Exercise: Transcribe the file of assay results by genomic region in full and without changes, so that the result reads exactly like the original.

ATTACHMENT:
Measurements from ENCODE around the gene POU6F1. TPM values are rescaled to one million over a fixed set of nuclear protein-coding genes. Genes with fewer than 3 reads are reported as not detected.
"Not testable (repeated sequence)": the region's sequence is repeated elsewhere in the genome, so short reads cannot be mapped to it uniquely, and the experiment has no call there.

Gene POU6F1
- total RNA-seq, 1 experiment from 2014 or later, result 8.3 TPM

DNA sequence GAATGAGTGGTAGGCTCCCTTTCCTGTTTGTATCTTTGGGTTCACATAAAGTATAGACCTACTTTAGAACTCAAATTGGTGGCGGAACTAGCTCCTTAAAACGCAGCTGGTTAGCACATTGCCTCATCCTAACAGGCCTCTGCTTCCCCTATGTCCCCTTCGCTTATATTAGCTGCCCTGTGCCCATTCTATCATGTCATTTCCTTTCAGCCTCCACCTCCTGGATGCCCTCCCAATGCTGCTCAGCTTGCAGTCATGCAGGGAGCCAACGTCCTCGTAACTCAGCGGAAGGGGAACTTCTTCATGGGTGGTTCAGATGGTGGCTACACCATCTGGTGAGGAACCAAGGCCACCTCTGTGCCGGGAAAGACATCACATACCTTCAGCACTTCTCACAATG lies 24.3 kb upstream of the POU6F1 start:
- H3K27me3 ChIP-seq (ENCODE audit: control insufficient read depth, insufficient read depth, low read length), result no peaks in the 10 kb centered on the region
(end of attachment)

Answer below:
Measurements from ENCODE around the gene POU6F1. TPM values are rescaled to one million over a fixed set of nuclear protein-coding genes. Genes with fewer than 3 reads are reported as not detected.
"Not testable (repeated sequence)": the region's sequence is repeated elsewhere in the genome, so short reads cannot be mapped to it uniquely, and the experiment has no call there.

Gene POU6F1
- total RNA-seq, 1 experiment from 2014 or later, result 8.3 TPM

DNA sequence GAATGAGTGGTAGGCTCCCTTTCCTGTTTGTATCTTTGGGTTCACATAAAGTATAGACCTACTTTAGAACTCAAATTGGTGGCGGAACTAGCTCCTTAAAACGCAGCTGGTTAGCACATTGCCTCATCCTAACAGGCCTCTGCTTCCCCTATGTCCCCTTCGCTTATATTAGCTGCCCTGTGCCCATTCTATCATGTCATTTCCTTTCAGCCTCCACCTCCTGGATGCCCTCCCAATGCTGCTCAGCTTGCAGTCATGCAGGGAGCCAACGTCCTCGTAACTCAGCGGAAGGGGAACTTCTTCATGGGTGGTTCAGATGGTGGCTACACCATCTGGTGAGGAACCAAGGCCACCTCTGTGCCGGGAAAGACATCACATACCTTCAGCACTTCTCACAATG lies 24.3 kb upstream of the POU6F1 start:
- H3K27me3 ChIP-seq (ENCODE audit: control insufficient read depth, insufficient read depth, low read length), result no peaks in the 10 kb centered on the region